In the 1930’s New York City’s city planner Robert Moses deliberately built low bridges to prevent public transport buses used by the poor from visiting New York’s “pristine” beaches.
“…intentionally build the Long Island Parkway overpasses with clearances as low as 7’7”, ensuring that buses would never be able to go under them. (In contrast, the minimum vertical clearance for overhead structures on the Interstate Highway is 16 feet in rural areas and 14 feet in urban areas.) Poor people and people of color are much more reliant on public transportation to get around. The overpasses’ present-day effect on potential urban beachgoers has never been closely studied, but as recently as 2014, the New York State Department of Transportation recorded 64 bridge collisions on Long Island owing to the low overpasses.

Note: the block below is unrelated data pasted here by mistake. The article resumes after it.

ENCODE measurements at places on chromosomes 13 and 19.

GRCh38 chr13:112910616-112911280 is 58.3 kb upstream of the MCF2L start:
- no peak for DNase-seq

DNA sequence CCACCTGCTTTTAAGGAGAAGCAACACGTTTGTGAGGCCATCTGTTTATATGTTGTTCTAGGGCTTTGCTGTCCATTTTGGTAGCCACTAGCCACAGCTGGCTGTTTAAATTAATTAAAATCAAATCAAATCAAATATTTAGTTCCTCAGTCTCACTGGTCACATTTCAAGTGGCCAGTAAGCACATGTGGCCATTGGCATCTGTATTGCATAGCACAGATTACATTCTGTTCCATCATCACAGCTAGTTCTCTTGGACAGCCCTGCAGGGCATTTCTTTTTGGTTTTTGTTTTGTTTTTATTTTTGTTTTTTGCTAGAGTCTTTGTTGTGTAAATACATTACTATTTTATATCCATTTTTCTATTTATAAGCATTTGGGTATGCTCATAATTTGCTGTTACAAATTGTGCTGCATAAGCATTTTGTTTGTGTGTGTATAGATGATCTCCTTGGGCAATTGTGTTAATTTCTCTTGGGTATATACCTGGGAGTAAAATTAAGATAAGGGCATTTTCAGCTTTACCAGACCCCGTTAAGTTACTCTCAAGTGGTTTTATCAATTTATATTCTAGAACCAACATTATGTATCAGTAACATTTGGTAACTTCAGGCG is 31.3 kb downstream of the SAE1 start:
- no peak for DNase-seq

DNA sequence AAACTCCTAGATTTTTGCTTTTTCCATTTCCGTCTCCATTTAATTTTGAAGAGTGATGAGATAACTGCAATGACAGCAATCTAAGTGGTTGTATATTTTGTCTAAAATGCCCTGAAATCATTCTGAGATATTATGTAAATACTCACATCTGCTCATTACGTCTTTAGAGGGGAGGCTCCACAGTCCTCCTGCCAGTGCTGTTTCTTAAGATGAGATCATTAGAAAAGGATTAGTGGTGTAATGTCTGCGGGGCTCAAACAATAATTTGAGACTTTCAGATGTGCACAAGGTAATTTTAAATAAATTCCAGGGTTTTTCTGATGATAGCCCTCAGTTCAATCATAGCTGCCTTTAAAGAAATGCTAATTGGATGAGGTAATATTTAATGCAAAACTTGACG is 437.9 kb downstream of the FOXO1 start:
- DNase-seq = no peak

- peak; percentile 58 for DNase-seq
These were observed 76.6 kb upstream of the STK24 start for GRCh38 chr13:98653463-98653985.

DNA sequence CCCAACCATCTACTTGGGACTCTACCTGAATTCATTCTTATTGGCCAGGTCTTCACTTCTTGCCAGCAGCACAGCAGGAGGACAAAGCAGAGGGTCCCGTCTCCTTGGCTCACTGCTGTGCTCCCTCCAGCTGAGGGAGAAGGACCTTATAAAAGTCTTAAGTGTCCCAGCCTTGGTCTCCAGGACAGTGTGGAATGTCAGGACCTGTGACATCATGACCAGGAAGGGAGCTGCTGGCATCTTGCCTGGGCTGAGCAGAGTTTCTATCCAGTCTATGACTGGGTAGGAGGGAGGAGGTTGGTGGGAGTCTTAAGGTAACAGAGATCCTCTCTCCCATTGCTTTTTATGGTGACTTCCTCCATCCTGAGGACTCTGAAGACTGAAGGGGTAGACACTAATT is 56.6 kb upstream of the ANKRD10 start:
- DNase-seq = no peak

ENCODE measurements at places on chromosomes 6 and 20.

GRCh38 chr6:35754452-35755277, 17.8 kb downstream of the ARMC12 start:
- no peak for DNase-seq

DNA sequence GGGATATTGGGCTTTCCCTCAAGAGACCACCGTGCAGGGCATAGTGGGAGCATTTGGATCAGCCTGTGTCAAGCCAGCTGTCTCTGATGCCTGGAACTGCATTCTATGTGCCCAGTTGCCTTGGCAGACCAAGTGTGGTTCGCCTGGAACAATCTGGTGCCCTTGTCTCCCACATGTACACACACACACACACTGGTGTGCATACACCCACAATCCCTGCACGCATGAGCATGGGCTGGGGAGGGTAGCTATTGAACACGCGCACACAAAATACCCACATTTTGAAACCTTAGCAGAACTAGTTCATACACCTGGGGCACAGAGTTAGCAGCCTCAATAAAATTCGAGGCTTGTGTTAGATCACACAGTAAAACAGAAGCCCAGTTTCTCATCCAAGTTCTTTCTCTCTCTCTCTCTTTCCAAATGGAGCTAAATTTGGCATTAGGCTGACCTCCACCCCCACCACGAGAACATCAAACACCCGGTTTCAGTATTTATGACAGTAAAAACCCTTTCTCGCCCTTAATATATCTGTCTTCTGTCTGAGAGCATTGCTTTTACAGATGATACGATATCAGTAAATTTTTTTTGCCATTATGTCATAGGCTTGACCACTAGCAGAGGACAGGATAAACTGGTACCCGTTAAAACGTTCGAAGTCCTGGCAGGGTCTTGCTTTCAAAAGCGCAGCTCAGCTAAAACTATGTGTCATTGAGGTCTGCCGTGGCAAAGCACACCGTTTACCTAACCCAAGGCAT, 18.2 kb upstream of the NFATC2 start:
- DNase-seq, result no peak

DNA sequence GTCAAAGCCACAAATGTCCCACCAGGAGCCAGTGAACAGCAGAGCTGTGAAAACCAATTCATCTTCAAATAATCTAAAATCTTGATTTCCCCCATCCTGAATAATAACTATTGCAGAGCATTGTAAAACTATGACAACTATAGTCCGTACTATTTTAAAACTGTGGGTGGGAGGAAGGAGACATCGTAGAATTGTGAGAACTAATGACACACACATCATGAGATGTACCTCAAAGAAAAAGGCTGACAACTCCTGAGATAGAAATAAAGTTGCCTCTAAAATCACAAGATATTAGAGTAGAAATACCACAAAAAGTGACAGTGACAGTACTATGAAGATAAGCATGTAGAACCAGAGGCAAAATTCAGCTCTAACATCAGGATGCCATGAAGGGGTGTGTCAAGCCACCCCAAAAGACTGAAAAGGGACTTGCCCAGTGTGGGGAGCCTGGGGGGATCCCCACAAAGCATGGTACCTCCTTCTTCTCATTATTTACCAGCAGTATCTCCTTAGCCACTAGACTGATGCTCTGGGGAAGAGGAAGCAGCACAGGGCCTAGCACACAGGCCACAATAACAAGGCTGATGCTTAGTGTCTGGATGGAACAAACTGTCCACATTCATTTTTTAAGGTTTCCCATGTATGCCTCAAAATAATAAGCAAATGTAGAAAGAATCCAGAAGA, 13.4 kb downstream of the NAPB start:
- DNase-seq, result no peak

Moses’s discriminatory activity wasn’t limited to Long Island. As Parks Commissioner of New York City, he imported his racist building methods to an area dense with people of color in need of relief from overcrowded neighborhoods. Almost all of Moses’s public works projects—among them Jacob Riis Park, Alley Pond, and Riverside Park, as well as 255 of the 256 playgrounds he built in the 1930s—were placed out of reach of the poor, and, as Caro points out, the one pool built anywhere near a black or Hispanic neighborhood was kept at a “deliberately icy” temperature, because “Moses was convinced that Negroes did not like cold water.” And as Schindler points out in her paper, Moses also went out of his way to clog Harlem with cars: He placed the Robert F. Kennedy Bridge’s exit ramp there, when the sensible location would have been the Upper East Side, as almost all traffic at that time came from below 100th street. As a consequence, wealthier neighborhoods remained untouched by traffic, while Harlem’s streets were overrun with bridge-bound vehicles.”